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Saturday, July 02, 2005

Jerusalem Gay Stabbing Victim Blames Negative Publicity

Sheera Claire Frenkel in The Jerusalem Post

Police arrested and were holding in custody a 30-year-old ultra-Orthodox male in connection with Thursday night's stabbing of three people at the Jerusalem Gay Pride Parade.

Speaking to The Jerusalem Post Adam Russo, one of the victims of the stabbings, described the incident as "totally unexpected."

"I was walking with pride, waving my [rainbow] flag and shouting 'freedom' and 'pluralism,'" said Russo. "All of a sudden I felt something striking me, at first I hadn't realized what had happened and I tried to detain him, then I noticed I had been stabbed."

Russo, 18, had been attending the parade with several friends when the stabbing happened. One of the other victims, an 18-year-old female, was his friend and had been walking besides him when the attacker ran into the crowd. The female and a second male were expected to be released from Shaarei Tzedek Hospital Sunday morning, while Adam, whose condition was declared as stable, expects to leave the hospital later in the week.

"I hope they send the attacker to jail for a long time," said Russo. "He is a fanatic, and all I can do is feel bad for him because he is clearly brainwashed against homosexuals."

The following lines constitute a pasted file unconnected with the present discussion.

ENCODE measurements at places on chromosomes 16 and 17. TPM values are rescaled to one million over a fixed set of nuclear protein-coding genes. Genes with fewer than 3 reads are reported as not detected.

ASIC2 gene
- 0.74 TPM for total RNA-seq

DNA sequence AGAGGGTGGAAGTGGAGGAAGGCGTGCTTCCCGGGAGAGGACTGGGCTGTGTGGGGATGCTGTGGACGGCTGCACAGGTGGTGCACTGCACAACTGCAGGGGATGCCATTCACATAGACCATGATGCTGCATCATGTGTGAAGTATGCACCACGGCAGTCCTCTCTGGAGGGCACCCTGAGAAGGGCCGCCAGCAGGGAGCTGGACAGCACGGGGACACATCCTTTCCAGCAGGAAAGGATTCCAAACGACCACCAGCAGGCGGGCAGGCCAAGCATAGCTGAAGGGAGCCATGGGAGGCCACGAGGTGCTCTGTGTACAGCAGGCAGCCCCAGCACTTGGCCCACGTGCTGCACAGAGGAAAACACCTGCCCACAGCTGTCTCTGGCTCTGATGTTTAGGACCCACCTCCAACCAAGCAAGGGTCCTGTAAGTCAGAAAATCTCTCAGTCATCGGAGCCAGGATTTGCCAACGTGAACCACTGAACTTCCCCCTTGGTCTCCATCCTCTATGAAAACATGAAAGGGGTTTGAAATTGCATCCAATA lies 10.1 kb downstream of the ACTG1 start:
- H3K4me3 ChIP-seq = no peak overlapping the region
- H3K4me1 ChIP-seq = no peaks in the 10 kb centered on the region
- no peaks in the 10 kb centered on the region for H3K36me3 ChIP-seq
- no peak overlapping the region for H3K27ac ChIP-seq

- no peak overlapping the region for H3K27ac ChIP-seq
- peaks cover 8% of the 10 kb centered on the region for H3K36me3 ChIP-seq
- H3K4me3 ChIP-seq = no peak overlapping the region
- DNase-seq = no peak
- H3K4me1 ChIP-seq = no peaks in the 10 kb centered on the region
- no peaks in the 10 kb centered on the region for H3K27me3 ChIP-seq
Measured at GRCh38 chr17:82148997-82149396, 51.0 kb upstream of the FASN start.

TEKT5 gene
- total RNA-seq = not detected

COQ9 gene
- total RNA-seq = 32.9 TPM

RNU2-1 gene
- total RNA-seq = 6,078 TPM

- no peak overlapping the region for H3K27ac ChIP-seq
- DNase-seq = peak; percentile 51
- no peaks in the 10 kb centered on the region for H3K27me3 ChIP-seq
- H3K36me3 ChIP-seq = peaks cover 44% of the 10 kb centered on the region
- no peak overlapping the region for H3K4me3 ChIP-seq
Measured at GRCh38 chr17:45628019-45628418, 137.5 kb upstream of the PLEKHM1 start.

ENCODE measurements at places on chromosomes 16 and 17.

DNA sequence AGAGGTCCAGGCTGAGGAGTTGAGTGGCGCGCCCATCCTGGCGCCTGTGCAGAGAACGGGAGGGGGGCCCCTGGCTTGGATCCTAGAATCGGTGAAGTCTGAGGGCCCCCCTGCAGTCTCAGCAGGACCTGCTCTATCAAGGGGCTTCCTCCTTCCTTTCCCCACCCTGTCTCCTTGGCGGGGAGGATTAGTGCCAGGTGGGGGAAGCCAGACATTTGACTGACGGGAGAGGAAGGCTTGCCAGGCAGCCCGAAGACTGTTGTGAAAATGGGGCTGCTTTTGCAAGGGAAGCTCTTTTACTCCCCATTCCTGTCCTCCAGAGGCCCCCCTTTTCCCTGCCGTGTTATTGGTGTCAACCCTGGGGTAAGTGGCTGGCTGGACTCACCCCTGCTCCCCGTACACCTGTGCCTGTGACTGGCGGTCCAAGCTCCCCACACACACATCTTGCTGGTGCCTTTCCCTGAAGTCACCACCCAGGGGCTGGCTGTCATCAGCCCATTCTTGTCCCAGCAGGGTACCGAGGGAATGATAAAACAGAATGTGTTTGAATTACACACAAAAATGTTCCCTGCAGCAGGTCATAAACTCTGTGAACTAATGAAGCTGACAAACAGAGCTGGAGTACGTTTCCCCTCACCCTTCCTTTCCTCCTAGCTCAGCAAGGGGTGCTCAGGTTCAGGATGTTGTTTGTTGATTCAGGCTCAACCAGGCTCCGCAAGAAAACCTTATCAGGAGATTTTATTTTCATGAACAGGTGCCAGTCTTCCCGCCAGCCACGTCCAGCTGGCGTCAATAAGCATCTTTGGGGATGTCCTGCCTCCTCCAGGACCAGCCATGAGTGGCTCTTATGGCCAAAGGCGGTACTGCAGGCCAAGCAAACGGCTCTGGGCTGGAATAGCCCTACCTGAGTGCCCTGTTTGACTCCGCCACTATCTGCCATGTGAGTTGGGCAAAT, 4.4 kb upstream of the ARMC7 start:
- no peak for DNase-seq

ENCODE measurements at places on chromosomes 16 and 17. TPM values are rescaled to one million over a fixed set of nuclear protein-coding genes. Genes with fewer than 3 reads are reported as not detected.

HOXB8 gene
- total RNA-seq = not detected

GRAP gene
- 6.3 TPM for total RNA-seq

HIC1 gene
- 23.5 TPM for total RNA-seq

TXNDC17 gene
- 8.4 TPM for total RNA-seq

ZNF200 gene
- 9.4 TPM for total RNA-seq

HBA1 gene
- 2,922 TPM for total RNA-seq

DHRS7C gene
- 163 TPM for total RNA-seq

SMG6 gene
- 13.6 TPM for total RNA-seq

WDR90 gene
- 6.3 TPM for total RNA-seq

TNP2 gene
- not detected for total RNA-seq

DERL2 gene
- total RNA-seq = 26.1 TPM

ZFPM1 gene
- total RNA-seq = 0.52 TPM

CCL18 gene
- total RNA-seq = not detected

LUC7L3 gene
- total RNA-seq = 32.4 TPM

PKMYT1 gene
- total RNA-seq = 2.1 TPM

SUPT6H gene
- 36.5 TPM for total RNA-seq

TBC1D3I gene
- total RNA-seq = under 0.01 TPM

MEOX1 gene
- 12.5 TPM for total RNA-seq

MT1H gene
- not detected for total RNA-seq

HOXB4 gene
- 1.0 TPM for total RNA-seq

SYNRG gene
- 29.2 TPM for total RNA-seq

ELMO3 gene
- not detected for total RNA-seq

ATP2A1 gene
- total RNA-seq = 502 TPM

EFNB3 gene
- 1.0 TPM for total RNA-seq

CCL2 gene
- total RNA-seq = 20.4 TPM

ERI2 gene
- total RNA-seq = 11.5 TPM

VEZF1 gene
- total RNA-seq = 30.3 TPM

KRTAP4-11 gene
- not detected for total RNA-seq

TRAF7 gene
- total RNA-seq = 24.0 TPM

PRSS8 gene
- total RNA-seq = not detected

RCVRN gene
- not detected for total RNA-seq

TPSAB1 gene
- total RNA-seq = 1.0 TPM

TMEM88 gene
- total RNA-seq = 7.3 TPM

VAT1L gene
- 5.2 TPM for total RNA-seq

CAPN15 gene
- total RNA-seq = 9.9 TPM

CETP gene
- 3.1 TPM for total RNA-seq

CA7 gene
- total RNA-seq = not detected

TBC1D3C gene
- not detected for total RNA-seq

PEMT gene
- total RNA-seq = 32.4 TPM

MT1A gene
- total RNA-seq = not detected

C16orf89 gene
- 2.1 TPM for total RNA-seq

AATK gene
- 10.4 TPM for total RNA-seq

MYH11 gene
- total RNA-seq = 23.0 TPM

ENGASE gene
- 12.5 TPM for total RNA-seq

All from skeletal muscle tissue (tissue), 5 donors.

Police estimated that a record 5,000 people attended the 4th annual Jerusalem Gay Pride Parade on Thursday.

It was the first time that violence had broken out at a Gay Pride Parade in Israel, Police noted. The parade narrowly avoided cancellation after Jerusalem Mayor Uri Lupolianski attempted to block the event, but the Jerusalem District Court ordered the city to permit the annual parade. Many said that the controversy surrounding this year's parade may have contributed to the violence.

"I think [the stabbing] happened because this year the mayor of Jerusalem tried to cancel the parade and brought negative attention to the whole thing," said Russo. "I am the type of person who respects Judaism and Jewish thought – but you can take it in negative directions and one of those directions was taken by the attacker last week."

Russo, who has been openly gay to his family since the age of 14, and to the public since age 16, said he felt homophobia has been decreasing in the secular community in Israel.

"When I came out many people were surprised and shocked because I don't appear to look or act according to the gay stereotype," said Russo. "I defy homosexual stereotypes and often, when people who are homophobic meet me, they drop their negative opinions about what it means to be gay."